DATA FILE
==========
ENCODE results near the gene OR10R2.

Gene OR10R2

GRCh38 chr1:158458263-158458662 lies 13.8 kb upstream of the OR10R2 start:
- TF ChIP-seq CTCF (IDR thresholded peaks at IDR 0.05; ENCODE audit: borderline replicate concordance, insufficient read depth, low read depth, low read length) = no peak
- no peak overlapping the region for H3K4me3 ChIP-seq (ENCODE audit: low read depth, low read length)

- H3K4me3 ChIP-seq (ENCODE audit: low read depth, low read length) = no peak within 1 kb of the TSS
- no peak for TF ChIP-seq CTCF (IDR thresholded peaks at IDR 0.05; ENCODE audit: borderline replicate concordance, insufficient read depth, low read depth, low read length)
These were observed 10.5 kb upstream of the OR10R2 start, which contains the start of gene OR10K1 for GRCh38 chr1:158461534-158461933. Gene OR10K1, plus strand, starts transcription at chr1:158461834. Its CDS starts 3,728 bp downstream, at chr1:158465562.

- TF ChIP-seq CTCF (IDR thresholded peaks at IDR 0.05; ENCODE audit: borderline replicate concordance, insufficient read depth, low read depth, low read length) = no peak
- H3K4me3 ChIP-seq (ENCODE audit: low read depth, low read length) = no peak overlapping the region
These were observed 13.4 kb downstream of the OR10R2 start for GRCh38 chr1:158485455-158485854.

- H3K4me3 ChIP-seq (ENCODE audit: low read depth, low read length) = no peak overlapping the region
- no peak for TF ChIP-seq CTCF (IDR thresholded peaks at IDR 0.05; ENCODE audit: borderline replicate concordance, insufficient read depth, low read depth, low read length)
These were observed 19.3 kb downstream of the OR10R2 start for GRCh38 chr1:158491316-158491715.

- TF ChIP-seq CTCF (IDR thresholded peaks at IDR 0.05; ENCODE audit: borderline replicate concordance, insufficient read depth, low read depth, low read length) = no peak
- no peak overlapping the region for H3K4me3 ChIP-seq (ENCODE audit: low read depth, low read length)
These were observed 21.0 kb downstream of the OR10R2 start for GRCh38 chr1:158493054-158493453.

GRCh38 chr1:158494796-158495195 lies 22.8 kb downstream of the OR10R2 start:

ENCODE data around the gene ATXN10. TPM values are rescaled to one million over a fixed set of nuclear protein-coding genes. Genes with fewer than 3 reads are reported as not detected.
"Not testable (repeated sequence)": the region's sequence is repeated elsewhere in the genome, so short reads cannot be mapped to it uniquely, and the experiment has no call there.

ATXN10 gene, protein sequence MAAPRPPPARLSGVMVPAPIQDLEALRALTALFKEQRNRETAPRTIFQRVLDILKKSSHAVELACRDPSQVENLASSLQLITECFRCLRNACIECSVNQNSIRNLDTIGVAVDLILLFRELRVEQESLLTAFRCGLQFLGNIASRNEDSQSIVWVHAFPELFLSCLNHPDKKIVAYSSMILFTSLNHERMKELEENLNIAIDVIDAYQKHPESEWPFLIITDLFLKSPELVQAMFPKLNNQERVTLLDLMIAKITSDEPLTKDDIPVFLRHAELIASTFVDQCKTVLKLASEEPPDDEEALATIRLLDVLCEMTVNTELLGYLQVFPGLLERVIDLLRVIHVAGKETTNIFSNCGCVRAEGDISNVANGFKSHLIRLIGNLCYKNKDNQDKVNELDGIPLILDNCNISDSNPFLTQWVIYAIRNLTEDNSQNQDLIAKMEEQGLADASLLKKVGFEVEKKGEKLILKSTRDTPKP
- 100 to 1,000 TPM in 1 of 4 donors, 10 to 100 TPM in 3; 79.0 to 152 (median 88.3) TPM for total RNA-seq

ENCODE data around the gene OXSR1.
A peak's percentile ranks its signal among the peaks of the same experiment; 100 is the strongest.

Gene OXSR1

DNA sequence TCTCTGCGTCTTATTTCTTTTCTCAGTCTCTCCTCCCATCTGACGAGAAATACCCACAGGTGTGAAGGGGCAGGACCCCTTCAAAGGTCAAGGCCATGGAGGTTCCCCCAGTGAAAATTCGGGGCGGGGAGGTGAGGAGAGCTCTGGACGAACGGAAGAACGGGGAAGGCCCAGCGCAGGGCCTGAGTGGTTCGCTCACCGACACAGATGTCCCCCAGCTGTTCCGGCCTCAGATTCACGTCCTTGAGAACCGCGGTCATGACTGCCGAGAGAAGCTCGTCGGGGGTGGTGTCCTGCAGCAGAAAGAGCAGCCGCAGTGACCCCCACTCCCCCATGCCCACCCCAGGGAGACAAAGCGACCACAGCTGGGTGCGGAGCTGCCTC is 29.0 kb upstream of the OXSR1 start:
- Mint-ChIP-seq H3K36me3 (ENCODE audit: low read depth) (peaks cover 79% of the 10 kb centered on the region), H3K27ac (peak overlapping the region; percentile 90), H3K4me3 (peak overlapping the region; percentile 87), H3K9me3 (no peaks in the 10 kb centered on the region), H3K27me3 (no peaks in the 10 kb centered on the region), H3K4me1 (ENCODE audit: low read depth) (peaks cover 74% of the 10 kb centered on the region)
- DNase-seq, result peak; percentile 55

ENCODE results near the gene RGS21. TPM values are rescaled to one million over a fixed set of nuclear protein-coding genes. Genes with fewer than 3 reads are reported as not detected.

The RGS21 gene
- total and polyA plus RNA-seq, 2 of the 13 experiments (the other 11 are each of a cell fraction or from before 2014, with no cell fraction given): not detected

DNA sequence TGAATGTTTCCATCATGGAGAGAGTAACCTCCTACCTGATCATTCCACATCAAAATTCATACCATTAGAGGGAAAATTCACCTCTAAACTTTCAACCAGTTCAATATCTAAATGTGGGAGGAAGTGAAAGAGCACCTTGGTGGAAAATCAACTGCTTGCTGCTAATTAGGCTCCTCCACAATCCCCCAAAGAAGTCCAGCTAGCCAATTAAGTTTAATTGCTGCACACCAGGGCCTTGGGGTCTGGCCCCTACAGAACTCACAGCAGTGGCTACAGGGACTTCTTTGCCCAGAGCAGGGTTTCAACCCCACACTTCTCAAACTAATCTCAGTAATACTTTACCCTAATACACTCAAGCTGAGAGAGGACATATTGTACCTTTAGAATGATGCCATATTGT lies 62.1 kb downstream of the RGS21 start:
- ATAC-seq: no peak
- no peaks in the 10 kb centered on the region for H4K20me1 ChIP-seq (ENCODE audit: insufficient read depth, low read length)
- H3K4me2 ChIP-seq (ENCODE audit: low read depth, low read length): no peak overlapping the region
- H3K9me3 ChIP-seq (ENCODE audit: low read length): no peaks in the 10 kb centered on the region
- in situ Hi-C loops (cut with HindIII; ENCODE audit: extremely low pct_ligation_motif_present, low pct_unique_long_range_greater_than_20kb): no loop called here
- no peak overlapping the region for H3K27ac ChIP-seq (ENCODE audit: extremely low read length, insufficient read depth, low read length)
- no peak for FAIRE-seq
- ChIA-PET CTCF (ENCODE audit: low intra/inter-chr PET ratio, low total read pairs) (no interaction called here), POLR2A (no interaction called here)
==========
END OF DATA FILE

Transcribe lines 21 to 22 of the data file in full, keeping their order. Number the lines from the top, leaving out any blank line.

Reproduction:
ATXN10 gene, protein sequence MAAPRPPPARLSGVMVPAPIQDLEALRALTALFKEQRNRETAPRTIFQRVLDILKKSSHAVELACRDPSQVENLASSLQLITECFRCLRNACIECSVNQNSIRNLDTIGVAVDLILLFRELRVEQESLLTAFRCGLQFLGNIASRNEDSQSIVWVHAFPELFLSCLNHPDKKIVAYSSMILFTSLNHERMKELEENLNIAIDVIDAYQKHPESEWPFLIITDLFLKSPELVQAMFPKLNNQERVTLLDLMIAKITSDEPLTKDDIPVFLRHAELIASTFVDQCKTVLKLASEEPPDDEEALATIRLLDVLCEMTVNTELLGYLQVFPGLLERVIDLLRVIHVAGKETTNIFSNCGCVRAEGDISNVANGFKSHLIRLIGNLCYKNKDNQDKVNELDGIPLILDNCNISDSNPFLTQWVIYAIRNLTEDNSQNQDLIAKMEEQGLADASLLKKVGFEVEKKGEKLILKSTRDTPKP
- 100 to 1,000 TPM in 1 of 4 donors, 10 to 100 TPM in 3; 79.0 to 152 (median 88.3) TPM for total RNA-seq